Maintaining his reputation as an unconventional helmer who embraces sensitive pro-feminist topics in a mainstream way, Magdi Ahmed Ali celebrates female independence while slyly condemning government corruption in "Fawzeya's Secret Recipe."
Maintaining his reputation as an unconventional helmer who embraces sensitive pro-feminist topics in a mainstream way, Magdi Ahmed Ali celebrates female independence while slyly condemning government corruption in “Fawzeya’s Secret Recipe” (aka “Fawzia: A Special Blend”). As in the past (highly controversial, superior “Girls’ Secrets”), Ali uses reassuringly populist lensing techniques to challenge conservative, one-dimensional moralizing, in this case with the tale of a much-married woman asserting her sexuality while struggling to overcome poverty. Regional play could be boffo, but outside the Middle East, auds will need to overcome the crude meller stylizations to appreciate the subversive elements.
In a neglected Cairo slum, Fawzeya (Ilham Shaheen) makes the best of what she has, acting as a rock of fortitude for her family and neighbors. She’s had four husbands, each marriage recapped in quick succession as she turns on the charm, has a baby and then lets loose with the scoldings of a well-versed harridan. Unusually, after each divorce, she maintains a warm, friendly relationship with each ex-husband, gathering them all together at weekly dinners.
Hubby number five, Houda (Fathi Abdel Wahab), enters the picture during the funeral of one of Fawzeya’s former mates, Sayed (Ezzat Abou Ouf). Houda has difficulty adjusting to the weekly presence of his wife’s exes, but he learns to bend to her formidable will. Tragedy strikes, but Fawzeya continues to dine on the love of life that is the secret recipe to her optimistic outlook.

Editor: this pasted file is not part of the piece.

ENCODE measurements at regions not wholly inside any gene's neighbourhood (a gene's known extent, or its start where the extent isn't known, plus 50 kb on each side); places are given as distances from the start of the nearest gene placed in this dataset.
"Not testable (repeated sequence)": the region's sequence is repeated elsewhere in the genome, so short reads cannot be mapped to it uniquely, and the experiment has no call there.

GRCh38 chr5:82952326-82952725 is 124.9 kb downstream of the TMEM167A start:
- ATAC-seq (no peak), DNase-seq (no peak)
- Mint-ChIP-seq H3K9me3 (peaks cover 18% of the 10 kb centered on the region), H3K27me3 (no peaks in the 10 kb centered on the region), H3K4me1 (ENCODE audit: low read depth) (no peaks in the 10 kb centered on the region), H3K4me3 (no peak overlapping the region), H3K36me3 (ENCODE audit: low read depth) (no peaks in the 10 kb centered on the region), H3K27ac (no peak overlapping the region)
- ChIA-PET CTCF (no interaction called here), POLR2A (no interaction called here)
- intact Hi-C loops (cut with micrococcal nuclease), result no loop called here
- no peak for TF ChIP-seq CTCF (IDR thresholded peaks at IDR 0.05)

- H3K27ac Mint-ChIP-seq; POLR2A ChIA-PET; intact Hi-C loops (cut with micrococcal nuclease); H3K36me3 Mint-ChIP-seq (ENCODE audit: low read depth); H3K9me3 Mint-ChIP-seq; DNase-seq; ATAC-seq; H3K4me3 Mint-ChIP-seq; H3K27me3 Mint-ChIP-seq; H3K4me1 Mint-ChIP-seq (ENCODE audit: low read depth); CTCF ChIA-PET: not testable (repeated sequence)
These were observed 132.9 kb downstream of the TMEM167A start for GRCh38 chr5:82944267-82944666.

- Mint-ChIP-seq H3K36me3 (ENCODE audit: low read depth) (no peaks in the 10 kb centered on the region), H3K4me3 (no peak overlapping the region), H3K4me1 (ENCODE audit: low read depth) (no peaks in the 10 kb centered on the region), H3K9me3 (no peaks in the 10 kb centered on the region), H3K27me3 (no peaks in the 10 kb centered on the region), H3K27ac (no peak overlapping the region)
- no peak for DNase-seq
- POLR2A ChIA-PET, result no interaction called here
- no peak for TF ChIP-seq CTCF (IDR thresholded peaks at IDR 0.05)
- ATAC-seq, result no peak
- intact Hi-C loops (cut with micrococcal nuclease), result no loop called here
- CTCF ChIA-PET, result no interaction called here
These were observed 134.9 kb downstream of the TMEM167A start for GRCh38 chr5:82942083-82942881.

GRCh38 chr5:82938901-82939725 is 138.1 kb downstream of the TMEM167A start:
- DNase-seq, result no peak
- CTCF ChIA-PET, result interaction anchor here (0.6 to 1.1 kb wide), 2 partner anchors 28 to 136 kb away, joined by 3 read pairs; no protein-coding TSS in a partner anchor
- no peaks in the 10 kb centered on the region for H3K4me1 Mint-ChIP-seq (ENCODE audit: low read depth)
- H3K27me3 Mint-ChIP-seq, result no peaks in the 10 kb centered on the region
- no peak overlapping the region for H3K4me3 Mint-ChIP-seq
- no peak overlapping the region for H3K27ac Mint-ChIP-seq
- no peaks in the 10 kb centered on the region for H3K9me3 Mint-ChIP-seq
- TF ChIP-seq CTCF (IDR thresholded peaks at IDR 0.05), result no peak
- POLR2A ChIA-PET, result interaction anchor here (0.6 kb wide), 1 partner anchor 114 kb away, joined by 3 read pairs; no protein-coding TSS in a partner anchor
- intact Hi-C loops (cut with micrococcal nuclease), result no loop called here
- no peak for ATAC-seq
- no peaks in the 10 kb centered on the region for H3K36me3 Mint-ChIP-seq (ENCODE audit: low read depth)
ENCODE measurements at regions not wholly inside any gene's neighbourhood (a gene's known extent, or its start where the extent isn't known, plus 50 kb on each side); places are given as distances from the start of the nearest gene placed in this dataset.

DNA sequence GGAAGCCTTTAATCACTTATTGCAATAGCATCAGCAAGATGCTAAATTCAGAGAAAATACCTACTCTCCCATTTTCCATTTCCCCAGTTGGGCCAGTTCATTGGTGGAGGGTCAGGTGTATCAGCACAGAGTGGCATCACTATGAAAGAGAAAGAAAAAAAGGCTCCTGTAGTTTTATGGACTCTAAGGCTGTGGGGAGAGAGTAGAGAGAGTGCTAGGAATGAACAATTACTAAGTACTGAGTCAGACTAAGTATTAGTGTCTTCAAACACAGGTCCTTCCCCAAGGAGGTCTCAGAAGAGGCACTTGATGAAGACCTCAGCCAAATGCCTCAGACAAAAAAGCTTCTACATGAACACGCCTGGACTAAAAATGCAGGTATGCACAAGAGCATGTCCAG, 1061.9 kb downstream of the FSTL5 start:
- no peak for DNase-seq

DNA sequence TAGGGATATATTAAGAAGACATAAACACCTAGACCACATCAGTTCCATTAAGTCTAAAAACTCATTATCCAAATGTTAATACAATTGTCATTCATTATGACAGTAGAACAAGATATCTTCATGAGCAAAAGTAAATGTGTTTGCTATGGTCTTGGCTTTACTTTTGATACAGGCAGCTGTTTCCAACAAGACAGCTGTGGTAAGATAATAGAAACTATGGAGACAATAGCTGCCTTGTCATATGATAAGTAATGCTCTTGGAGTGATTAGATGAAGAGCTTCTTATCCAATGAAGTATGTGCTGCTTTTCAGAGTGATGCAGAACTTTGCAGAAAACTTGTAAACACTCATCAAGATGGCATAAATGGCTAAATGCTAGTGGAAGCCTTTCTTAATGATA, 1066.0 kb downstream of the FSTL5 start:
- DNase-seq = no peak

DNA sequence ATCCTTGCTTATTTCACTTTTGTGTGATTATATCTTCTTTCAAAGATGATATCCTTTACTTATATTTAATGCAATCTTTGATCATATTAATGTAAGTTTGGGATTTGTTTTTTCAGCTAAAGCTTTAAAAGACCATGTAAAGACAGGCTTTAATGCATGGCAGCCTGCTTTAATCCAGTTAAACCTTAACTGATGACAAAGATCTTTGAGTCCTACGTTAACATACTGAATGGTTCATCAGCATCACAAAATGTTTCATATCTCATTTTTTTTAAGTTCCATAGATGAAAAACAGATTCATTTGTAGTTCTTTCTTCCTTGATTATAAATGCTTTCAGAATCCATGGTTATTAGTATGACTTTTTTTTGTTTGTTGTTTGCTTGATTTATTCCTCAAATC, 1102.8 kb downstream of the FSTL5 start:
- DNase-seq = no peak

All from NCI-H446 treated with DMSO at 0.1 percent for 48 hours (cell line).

While undeniably soapy, pic breaks stereotypes through the over-the-top force of Fawzeya’s personality: Her unabashed enjoyment of sex (discussed, but never seen) and her self-reliance make her no man’s subordinate, and while she relishes being in love, she refuses to give away her independence. There’s no stigma attached to her divorces, and her various children maintain relationships with their fathers but are raised as part of a functional family in which love is the keystone.
Throughout, in a parallel subcurrent, Ali addresses the problems of poverty and corruption endemic to contempo Egyptian life. Fawzeya and her neighbors hope life will get better, but they’re too familiar with the system to expect miracles.
Shaheen, one of the most recognizable Egyptian stars, took home the actress award at Abu Dhabi, and she certainly gives Fawzeya her all in a grandstanding perf that’s in keeping with pic’s generally high-pitched style. Sticking to standard meller lensing (d.p. Nancy Abdel Fattah showed greater versatility with “These Girls”), Ali maintains an unmodulated rhythm of short scenes crying out for breathing room, while overlighting emphasizes the cheap color processing.